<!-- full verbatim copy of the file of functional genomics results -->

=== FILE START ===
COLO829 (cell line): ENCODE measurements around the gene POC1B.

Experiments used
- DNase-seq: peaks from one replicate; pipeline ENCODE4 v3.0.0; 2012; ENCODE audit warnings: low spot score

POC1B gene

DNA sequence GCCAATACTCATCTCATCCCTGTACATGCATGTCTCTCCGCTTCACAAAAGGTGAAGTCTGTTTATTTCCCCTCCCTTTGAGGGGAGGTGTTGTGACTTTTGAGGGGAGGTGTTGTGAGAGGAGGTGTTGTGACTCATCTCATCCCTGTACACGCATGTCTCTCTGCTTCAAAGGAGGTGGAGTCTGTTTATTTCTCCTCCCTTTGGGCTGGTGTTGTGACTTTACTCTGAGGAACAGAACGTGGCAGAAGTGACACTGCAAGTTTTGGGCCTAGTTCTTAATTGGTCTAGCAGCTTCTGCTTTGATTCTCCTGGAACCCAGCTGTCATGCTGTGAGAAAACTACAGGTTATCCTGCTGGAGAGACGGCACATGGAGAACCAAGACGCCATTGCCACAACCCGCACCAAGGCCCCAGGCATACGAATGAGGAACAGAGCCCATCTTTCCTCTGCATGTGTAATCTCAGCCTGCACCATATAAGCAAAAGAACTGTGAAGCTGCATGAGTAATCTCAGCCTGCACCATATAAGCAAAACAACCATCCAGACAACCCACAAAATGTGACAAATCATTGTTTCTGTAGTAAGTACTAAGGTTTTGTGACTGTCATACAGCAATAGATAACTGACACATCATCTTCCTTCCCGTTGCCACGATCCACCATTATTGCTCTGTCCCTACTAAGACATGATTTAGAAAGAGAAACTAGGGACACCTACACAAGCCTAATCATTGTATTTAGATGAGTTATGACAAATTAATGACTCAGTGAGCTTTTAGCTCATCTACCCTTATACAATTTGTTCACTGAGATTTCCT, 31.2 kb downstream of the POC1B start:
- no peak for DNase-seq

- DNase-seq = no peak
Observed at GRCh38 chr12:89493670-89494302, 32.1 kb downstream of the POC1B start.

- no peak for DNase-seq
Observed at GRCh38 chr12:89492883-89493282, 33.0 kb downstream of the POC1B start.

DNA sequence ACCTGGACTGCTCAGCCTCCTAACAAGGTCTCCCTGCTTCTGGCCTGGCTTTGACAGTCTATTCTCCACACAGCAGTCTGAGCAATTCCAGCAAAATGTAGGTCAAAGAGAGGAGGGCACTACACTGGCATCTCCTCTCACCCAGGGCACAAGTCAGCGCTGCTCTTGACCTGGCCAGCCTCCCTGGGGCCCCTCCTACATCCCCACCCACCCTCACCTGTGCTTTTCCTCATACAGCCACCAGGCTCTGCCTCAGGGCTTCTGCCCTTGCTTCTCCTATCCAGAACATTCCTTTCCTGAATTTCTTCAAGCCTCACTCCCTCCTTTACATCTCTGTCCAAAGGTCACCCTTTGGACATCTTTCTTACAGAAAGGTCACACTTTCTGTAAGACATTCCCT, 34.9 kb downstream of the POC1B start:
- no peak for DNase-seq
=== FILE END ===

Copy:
COLO829 (cell line): ENCODE measurements around the gene POC1B.

Experiments used
- DNase-seq: peaks from one replicate; pipeline ENCODE4 v3.0.0; 2012; ENCODE audit warnings: low spot score

POC1B gene

DNA sequence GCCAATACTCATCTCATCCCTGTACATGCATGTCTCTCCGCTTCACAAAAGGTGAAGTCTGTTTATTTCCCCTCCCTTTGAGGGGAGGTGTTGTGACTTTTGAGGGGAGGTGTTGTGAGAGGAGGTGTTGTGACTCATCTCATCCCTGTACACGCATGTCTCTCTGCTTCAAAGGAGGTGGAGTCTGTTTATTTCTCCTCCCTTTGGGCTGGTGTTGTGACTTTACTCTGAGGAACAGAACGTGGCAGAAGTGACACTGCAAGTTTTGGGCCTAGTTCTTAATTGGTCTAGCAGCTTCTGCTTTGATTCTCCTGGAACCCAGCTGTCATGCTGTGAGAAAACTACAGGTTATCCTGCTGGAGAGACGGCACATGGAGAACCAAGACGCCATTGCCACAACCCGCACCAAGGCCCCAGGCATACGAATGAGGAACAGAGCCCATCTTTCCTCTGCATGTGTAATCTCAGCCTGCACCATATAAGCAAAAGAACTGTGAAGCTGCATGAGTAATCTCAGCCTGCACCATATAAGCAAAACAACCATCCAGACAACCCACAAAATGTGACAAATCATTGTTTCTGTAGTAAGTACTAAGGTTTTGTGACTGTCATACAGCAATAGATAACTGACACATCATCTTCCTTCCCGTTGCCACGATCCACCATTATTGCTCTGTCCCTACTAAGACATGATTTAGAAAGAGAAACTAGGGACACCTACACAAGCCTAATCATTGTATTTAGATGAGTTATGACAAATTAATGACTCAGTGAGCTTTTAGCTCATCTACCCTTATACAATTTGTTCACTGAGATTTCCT, 31.2 kb downstream of the POC1B start:
- no peak for DNase-seq

- DNase-seq = no peak
Observed at GRCh38 chr12:89493670-89494302, 32.1 kb downstream of the POC1B start.

- no peak for DNase-seq
Observed at GRCh38 chr12:89492883-89493282, 33.0 kb downstream of the POC1B start.

DNA sequence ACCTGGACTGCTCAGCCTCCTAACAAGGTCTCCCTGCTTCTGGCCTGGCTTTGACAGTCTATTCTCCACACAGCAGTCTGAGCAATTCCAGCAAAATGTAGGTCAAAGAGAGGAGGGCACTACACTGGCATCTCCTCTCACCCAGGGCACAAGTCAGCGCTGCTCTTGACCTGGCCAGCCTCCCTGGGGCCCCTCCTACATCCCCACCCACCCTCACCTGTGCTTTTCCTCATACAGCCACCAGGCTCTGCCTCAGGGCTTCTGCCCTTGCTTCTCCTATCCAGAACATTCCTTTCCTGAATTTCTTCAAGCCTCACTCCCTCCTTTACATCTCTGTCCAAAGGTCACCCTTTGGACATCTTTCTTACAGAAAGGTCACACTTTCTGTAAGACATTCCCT, 34.9 kb downstream of the POC1B start:
- no peak for DNase-seq